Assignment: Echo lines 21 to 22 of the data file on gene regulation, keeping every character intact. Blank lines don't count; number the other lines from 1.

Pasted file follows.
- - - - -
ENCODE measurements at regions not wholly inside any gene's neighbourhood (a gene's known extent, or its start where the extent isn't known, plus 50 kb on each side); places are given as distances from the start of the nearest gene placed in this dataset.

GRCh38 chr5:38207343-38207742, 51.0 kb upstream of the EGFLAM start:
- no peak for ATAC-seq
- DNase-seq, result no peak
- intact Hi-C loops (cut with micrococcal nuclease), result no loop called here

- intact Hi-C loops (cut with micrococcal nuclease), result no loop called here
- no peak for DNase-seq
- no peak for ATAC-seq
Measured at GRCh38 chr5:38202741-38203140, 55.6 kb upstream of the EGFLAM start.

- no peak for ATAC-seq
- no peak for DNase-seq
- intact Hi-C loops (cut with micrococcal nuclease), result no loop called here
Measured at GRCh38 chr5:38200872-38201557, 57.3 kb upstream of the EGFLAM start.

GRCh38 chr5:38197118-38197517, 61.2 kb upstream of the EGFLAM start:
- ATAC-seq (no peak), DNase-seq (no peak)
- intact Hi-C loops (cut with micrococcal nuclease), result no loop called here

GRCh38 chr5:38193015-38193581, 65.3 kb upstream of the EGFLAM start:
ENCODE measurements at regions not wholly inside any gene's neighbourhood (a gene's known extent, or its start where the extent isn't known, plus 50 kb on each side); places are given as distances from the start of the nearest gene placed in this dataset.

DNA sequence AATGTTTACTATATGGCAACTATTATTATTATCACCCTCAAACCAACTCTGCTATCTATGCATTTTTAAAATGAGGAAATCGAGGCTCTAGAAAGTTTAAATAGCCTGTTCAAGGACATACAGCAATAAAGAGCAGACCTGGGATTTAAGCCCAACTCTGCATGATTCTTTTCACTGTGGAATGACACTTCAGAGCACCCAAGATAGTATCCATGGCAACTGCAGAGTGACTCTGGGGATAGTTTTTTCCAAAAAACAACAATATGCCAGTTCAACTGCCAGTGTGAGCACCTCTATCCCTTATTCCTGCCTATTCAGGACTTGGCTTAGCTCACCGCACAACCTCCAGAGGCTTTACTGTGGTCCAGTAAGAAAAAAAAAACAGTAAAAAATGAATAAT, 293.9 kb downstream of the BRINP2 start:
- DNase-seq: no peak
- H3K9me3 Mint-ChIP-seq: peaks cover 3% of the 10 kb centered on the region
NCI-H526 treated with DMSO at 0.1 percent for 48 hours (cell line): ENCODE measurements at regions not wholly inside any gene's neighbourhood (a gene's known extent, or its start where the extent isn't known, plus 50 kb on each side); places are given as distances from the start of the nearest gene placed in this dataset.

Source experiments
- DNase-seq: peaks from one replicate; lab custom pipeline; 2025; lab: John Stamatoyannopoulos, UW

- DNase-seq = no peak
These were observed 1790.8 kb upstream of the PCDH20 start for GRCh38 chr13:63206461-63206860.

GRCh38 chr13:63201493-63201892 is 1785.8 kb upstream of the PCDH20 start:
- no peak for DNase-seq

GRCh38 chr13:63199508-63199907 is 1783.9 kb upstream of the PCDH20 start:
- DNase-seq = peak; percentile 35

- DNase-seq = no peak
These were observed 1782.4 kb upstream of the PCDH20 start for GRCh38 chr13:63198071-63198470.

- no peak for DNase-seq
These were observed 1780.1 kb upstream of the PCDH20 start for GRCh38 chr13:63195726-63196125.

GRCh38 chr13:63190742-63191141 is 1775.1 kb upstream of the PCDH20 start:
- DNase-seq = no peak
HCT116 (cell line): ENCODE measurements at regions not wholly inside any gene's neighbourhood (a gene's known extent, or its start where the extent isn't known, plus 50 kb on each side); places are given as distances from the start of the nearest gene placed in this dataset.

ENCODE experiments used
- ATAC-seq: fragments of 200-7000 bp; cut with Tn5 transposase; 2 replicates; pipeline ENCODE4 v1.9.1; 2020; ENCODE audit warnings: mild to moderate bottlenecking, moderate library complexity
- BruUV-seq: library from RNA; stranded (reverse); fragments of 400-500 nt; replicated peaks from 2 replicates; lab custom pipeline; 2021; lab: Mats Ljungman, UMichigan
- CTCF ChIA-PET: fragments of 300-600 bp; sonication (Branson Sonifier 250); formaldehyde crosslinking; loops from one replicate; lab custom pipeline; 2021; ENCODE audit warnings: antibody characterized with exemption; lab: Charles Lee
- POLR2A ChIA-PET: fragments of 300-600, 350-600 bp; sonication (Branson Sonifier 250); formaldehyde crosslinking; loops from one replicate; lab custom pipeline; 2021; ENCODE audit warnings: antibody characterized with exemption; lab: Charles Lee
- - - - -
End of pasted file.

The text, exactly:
- H3K9me3 Mint-ChIP-seq: peaks cover 3% of the 10 kb centered on the region
NCI-H526 treated with DMSO at 0.1 percent for 48 hours (cell line): ENCODE measurements at regions not wholly inside any gene's neighbourhood (a gene's known extent, or its start where the extent isn't known, plus 50 kb on each side); places are given as distances from the start of the nearest gene placed in this dataset.